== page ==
This silver chain and coin-like attachments is strictly not a necklace but a Mapuche woman’s head ornament known as a trarilonco, perhaps worn over a headscarf to help keep it in place. The weight of the trarilonco would help with that purpose. It has, however been fitted with a small non-invasive catch to allow it to be worn today as a necklace.
Each of the pendant disks has been engraved with simple decoration.
The Mapuche are the indigenous inhabitants of present-day south-central Chile and south-western Argentina, including parts of Patagonia. The term refers to a range of ethnic groups but with common cultural and linguistic traditions. Mapuche silver tends to date from the second half of the 18th century when hostilities between the colonial Spanish and the Mapuche declined and trade increased. This gave the Mapuche greater access to colonial Spanish silver coins which became a source for the silver jewellery that Mapuche silversmiths subsequently made. Most important Mapuche chiefs had at least one silversmith in their retinue by the 19th century. Silver jewellery became something of an obsession among wealthier Mapuche families and it was handed down from mother to daughter.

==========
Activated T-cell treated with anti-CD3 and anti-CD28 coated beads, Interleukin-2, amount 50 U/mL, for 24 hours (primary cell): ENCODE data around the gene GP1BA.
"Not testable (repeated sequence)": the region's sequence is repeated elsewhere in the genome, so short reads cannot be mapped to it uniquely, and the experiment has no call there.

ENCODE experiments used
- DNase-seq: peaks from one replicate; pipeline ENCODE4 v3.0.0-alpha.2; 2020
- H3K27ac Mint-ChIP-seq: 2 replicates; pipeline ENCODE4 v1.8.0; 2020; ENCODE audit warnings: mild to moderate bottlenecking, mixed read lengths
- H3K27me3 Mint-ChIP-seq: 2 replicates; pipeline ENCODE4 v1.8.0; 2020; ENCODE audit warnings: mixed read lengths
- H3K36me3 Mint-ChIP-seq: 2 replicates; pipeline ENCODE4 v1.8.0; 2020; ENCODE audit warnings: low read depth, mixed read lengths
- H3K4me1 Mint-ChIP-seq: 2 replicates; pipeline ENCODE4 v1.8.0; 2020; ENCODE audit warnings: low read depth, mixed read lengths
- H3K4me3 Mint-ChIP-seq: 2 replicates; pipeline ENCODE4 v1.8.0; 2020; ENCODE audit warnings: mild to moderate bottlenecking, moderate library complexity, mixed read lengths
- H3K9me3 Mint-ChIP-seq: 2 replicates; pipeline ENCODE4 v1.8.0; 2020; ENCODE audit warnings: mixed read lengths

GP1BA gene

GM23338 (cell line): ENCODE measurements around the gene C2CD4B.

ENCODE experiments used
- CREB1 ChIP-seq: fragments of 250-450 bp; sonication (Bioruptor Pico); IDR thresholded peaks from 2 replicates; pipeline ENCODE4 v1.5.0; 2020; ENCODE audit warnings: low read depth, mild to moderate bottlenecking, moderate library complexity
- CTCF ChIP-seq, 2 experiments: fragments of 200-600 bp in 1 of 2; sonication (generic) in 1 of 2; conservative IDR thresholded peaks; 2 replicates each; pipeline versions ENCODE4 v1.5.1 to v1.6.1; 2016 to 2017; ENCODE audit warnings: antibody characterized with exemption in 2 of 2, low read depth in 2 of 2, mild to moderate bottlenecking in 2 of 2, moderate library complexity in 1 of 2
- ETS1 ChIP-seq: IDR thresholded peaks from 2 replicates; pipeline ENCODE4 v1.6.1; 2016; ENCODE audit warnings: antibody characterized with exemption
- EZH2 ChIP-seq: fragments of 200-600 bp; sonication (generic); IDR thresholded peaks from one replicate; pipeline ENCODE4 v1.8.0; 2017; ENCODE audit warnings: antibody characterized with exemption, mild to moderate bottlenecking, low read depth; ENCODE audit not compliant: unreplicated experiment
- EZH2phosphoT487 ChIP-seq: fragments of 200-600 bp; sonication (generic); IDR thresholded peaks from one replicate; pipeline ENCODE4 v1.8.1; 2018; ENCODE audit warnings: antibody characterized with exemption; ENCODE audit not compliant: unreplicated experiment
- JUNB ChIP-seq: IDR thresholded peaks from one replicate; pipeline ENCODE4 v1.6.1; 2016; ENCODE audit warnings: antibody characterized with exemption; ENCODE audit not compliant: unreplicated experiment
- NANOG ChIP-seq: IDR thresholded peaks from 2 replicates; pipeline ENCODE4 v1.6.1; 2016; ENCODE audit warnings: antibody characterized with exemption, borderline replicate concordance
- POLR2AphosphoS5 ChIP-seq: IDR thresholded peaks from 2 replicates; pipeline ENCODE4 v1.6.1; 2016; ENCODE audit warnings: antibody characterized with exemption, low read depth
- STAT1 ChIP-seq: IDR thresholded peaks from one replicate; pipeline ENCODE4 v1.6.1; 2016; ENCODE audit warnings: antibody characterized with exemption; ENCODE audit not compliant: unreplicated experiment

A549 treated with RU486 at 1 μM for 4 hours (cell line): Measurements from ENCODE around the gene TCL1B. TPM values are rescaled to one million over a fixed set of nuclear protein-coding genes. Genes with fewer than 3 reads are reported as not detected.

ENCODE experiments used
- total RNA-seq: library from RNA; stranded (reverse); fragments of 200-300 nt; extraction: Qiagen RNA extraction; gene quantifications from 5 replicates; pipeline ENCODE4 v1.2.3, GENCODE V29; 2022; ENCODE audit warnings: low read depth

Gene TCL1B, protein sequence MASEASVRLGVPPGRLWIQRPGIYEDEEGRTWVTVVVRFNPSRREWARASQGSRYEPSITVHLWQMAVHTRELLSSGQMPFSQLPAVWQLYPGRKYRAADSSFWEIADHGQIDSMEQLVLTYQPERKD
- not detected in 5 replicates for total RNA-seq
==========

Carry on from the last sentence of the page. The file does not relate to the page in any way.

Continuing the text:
The trarilonco here is in fine, wearable condition. It has a good patina and obvious age.
Bedford, J., ‘Mapuche silver’, Journal of Museum Ethnography, May, 1996.
Taullard, A., Plateria Sudemericana, Ediciones Espeula de Plata, 2004.